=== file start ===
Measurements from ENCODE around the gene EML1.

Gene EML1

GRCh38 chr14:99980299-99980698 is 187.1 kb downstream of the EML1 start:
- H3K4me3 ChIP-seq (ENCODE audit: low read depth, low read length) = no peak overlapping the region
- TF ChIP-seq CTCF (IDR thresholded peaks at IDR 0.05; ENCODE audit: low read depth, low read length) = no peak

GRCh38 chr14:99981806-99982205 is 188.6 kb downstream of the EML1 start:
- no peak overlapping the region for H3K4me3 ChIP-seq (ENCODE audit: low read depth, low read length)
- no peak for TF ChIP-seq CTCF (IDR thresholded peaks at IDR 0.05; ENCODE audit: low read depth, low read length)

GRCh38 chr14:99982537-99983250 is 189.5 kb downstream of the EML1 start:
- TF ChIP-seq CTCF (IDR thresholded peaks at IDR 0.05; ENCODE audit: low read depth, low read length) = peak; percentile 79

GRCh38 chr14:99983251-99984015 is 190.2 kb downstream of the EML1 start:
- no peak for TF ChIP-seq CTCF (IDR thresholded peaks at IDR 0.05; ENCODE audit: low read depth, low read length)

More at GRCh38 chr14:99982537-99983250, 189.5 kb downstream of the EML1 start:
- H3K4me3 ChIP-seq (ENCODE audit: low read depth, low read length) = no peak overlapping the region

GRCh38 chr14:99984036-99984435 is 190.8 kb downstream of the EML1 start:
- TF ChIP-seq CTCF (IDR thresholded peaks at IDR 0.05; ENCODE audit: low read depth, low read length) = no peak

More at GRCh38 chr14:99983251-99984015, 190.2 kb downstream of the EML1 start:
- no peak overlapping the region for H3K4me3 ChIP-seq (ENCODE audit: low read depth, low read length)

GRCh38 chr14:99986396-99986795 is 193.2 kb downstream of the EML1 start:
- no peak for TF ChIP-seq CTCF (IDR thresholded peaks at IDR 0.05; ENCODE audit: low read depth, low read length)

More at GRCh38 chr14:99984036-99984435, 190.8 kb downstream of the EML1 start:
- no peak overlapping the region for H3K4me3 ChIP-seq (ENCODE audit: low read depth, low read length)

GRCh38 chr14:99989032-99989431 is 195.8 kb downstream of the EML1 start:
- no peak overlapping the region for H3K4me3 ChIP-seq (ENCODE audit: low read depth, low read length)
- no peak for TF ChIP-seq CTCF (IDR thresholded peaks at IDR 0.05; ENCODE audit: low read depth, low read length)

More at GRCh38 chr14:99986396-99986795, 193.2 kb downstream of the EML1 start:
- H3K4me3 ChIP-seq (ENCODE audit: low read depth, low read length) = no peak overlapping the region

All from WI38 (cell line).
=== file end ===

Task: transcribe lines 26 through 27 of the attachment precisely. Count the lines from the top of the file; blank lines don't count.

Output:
More at GRCh38 chr14:99986396-99986795, 193.2 kb downstream of the EML1 start:
- H3K4me3 ChIP-seq (ENCODE audit: low read depth, low read length) = no peak overlapping the region